Manuscript from author [PDF]

ES2019-153

Weightless neural systems for deforestation surveillance and image-based navigation of UAVs in the Amazon forest

Eduardo Ribeiro, Vitor Torres, Brayan James, Mateus Braga, Elcio Shiguemori, Haroldo Velho, Luiz Torres, Antônio Braga

Abstract
This work proposes a novel methodology for the recognition of deforestation areas in tropical forests using weightless neural systems in UAVs. The weightless neural systems embedded in hardware brings a considerable improvement in the speed of processing of image-based navigation of UAVs. In our approach the UAV navigates at the frontier of the deforestation area by means of previously trained descriptors, being able to monitor the increase of deforestation area. Experiments using images of the Amazon rainforest have been performed to validate the proposed approach.

Manuscript from author [PDF]

ES2019-54

An evolutionary approach for optimizing weightless neural networks

Maurizio Giordano, Massimo De Gregorio

Abstract
WiSARD is a weightless neural network model using RAMs to store the function computed by each neuron rather than storing it in connection weights between neurons. Non-linearity in WiSARD is imple- mented by a mapping that splits the binary input into tuples of bits and associate these tuples to neurons. In this work we apply an evolutionary al- gorithm to make evolve an initial population of mappings by combinations and mutations toward the generation of new mappings granting significant improvements in classification accuracy in the conducted experiments.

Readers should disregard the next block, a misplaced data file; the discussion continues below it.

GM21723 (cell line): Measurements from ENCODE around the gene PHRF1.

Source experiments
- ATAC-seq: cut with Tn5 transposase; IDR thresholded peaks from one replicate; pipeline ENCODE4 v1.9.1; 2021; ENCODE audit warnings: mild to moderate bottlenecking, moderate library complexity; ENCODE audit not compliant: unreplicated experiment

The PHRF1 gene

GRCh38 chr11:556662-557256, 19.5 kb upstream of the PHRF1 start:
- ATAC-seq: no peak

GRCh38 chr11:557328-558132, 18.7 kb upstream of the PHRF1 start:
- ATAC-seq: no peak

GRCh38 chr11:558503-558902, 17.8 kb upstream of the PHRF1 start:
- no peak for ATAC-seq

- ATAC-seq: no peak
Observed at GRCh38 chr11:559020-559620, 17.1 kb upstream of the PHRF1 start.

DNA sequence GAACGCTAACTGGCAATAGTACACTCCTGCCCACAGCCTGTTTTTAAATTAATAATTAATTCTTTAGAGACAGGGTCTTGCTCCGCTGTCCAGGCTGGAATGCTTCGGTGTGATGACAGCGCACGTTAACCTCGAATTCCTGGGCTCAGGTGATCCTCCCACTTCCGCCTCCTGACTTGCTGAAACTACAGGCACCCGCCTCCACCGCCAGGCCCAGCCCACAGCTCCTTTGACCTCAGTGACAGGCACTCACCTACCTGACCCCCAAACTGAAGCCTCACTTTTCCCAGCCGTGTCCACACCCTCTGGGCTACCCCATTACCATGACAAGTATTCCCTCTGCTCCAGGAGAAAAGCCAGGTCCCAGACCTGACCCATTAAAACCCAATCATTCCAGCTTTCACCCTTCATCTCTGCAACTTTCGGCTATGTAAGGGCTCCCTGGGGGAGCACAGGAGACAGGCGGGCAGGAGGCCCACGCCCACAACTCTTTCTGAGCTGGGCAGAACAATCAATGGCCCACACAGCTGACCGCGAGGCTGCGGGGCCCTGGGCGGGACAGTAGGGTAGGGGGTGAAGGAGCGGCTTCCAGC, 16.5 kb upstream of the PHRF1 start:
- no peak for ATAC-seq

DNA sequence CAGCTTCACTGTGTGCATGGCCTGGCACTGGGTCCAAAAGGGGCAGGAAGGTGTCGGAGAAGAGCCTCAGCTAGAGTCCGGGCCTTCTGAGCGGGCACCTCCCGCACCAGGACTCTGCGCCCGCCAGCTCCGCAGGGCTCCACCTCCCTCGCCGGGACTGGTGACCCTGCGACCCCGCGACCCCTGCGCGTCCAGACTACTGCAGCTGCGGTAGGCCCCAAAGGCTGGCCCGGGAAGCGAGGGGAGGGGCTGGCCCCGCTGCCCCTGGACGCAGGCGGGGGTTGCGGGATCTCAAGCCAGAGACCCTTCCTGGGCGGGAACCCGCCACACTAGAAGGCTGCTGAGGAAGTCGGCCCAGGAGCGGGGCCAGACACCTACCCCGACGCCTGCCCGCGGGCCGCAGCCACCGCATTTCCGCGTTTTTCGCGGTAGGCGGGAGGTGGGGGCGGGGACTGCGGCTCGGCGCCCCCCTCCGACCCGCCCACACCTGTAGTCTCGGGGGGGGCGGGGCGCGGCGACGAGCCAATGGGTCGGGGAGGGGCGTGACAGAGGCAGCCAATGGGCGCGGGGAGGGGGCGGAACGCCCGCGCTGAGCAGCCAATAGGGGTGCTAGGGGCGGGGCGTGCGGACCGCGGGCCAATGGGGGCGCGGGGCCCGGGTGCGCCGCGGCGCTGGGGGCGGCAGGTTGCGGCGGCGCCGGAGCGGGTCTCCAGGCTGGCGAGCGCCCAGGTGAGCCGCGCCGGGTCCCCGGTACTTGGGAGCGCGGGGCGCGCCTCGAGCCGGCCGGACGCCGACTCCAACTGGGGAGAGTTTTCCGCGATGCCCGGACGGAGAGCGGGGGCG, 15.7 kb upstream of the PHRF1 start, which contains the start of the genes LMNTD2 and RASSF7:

Manuscript from author [PDF]

ES2019-187

Modeling Sparse Data as Input for Weightless Neural Network

Luis Kopp, Jose Barbosa Filho, Priscila Machado Vieira Lima, Claudio de Farias

Abstract
Dealing with large and sparse input data has been a challenge to machine learning algorithms. In Natural Language Processing (NLP), the number of words used in a text is only a small fraction of a dictionary with all possible words and leads to very sparse matrix. In this paper we propose an alternative method for constructing the input vector in a Weightless Neural Network model using WiSARD. Our algorithm significantly outperformed the benchmark method in accuracy by 3.7\% on average when aggregating columns in groups of 3 or 6 words.

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Domain adaptation and learning


ES2019-20

Multi-target feature selection through output space clustering

Konstantinos Sechidis, Eleftherios Spyromitros-Xioufis, Ioannis Vlahavas

Abstract
A key challenge in information theoretic feature selection is to estimate mutual information expressions that capture three desirable terms: the relevancy of a feature with the output, the redundancy and the complementarity between groups of features. The challenge becomes more pronounced in multi-target problems, where the output space is multi-dimensional. Our work presents a generic algorithm that captures these three desirable terms and is suitable for the well-known multi-target prediction settings of multi-label/dimensional classification and multivariate regression. We achieve this by combining two ideas: deriving low-order information theoretic approximations for the input space and using clustering for deriving low-dimensional approximations of the output space.

Manuscript from author [PDF]

ES2019-162

Feature relevance bounds for ordinal regression

Lukas Pfannschmidt, Jonathan Jakob, Michael Biehl, Peter Tino, Barbara Hammer

Abstract